It Wasn’t Me – Gurirab

MEMBERS of parliament have disowned the document listing demands they allegedly made to a presidential commission in 2012, among them eternal VIP status and other perks.

The bone of contention is the authenticity of the document which was cited in a Public Office Bearers’ Remuneration and Benefits Commission report released two years ago. The Namibian revisited that report and compiled a list of the demands by the MPs.

The document in question claims that National Assembly speaker Theo-Ben Gurirab put together a group to look at the perks of MPs which came up with proposals for a VIP status for life.

Pages 50 and 51 of the 2012 POBC report state that “in addition to the consultations made by commission, the speaker of the National Assembly had formed a working group that was tasked to consider the salaries, wages and conditions of service of members of parliament”.

However, Gurirab disputed this claim. “I did not set up any group,” he told The Namibian on Monday.

The speaker, however, admitted that he had met the chairperson of the commission on 28 February 2012 and that several documents have been floating around since. He also questioned why such correspondence is being discussed now, two years later.

The “working group” proposed that retired lawmakers should be accorded VIP status for life, retain all the benefits as well as re-introduce a new retirement package.

“VIP status should be accorded to all public office bearers within the borders of Namibia after retirement, that the honour and integrity of parliamentarians be retained after retirement (such as housing, transport and furniture),” the group’s report said.

The group also proposed that a parliamentary service commission that governs salaries and conditions of work of politicians should be established since it is a common practice in Commonwealth countries, a move that would allow MPs to determine their own perks.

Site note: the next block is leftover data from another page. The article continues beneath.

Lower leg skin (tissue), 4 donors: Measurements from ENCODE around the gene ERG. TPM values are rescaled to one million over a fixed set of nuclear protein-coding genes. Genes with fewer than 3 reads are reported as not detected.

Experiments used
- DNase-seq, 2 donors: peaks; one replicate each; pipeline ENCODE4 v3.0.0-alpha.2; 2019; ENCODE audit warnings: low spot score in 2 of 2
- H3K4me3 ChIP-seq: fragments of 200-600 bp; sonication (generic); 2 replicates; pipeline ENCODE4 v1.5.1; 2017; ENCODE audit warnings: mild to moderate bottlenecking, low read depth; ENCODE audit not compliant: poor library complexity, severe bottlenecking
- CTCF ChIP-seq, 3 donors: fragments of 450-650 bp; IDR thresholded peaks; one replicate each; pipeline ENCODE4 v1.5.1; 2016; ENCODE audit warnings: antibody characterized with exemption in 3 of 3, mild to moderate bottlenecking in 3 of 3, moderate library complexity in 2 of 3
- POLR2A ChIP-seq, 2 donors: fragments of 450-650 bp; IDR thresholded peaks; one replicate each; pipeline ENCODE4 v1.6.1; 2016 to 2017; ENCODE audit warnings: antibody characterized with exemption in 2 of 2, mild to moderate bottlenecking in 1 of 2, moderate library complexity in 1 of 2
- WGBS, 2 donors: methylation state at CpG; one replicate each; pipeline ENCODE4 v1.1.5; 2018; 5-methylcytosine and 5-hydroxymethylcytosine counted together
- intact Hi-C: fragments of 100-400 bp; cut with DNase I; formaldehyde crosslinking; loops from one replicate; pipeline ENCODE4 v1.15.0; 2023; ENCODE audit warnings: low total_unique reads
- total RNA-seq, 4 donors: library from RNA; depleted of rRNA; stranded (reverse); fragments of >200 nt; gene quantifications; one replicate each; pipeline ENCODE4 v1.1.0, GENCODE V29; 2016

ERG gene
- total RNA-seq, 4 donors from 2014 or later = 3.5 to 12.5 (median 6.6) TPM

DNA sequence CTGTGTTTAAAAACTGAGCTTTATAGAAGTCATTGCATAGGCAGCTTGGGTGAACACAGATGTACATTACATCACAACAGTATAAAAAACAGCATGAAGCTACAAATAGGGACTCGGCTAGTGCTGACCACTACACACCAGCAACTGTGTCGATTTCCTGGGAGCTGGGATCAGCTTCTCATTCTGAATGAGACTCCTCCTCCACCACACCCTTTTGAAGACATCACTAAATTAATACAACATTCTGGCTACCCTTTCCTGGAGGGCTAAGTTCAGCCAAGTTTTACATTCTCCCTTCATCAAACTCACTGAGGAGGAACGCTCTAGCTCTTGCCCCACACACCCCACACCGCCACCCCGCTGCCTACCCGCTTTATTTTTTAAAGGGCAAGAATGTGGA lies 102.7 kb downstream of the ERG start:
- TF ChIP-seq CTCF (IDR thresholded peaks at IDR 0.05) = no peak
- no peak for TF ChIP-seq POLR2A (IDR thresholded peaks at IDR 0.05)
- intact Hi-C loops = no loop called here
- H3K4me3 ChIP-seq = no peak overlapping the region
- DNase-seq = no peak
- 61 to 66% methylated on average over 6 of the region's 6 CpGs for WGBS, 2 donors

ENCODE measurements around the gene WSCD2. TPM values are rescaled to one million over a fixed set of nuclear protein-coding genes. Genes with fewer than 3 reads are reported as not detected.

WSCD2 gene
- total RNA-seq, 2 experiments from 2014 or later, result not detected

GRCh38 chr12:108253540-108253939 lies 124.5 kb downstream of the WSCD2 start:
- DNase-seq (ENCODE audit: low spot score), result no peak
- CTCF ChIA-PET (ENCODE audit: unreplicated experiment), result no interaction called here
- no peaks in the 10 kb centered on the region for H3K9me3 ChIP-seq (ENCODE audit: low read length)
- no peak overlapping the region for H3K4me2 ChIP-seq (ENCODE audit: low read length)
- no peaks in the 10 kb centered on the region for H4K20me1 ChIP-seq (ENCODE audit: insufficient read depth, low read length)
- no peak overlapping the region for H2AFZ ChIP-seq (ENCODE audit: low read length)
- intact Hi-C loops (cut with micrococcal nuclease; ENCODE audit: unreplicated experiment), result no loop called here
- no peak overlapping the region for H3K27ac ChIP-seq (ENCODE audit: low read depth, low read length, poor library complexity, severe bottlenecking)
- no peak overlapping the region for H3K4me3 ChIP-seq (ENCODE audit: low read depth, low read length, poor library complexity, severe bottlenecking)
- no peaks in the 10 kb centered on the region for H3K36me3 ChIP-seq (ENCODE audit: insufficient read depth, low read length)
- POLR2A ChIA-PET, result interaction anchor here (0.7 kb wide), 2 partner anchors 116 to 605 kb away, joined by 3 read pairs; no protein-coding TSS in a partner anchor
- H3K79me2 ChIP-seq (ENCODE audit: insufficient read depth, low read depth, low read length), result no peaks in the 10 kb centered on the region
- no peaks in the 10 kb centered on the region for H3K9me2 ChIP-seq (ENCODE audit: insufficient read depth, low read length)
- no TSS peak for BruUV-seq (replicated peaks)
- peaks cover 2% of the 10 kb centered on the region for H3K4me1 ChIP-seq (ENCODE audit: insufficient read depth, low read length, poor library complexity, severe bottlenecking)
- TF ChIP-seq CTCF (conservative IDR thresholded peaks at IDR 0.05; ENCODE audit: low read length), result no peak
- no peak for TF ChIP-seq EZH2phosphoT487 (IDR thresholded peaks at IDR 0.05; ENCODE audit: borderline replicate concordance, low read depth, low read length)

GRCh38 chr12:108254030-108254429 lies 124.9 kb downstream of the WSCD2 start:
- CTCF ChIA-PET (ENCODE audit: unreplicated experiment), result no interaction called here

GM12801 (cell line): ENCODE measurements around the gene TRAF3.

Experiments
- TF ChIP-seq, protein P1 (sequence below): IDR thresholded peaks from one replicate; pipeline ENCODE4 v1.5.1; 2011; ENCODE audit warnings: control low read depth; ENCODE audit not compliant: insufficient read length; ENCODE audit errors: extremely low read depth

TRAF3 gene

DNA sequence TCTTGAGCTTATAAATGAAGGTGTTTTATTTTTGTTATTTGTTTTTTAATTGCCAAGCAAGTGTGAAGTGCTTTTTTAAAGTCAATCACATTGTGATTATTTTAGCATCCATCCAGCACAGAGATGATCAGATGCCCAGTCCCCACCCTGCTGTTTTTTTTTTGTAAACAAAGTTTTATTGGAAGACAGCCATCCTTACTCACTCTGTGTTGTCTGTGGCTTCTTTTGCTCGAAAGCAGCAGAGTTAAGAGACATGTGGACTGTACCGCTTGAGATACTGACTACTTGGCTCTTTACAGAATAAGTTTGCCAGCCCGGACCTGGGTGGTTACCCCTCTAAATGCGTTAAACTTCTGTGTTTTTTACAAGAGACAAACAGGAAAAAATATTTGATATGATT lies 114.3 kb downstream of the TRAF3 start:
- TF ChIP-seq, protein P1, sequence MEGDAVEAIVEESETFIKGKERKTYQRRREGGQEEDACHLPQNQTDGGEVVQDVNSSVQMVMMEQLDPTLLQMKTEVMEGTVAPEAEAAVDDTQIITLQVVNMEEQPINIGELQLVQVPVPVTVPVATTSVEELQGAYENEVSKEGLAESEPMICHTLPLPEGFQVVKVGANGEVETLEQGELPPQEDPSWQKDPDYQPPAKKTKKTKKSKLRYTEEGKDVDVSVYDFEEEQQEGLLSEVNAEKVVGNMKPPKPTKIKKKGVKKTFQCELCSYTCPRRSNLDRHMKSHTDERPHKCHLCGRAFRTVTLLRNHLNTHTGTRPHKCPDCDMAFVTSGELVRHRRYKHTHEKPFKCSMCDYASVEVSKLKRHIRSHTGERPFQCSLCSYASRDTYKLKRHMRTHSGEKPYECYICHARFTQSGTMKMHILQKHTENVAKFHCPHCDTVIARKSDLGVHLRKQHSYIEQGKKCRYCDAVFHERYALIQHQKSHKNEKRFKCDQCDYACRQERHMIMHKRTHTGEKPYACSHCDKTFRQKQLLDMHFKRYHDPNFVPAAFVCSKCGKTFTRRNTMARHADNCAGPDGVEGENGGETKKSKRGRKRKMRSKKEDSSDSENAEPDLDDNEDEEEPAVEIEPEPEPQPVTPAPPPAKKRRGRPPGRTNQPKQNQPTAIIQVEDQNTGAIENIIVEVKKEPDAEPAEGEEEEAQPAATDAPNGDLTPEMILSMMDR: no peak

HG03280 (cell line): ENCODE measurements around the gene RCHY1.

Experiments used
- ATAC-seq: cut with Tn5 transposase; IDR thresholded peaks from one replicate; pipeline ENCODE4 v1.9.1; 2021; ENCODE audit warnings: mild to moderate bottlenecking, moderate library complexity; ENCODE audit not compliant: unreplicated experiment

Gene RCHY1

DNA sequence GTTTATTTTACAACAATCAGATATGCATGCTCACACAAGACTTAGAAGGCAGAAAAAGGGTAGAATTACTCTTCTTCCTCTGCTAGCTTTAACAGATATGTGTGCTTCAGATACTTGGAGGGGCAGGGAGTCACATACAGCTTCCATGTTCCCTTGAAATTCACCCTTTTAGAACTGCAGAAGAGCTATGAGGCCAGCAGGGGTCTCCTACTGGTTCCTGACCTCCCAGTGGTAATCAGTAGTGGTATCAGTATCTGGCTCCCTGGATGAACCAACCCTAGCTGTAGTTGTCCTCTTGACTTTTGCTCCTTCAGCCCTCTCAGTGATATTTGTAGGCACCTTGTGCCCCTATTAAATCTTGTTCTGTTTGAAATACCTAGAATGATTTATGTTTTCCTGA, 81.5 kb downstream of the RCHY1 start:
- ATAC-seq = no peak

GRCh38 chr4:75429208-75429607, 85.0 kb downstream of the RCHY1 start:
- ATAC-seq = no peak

The Namibian understands that politicians are using the lack of signatures on the document as a loophole to disown some of the proposals which have been described as outrageous.

POBC’s vice chairperson Monica Kalondo clarified in a statement published in the media last Friday the issue of perks for politicians.

“The widely reported (demand for) benefits for life emanated from an unsigned document, provided to and considered by the POBC which included various legitimate issues affecting parliamentarians but at no point purporting to represent all the views of parliamentarians,” Kalondo said.

The POBC insisted that even though proposals were made by the “working group,” the commission did not include them in their final recommendations to the President.

Kalondo said politicians will only receive inflation-based annual increases this year. The commission said the recommendations made to the President and the inflation linked annual adjustments have no bearing on one another and their concern is that the two issues are referred to interchangeably to a point where it has caused confusion.

Kalondo said they are uncertain why issues raised in a POBC report that was released two years ago are becoming a controversial issue in 2014.

She said the POBC evaluated numerous suggestions from all politicians in compiling its 2012 report. “The process undertaken by the commission is well documented, defensible and of such a nature that adequate checks and balances were put in place that no representations would unduly influence the work of the commission,” she said.

Even though the commission still believes that politicians have been underpaid for years, they also suggested that a monitoring and evaluation office be set up in the presidency to guide political appointees on their performance.

Source : The Namibian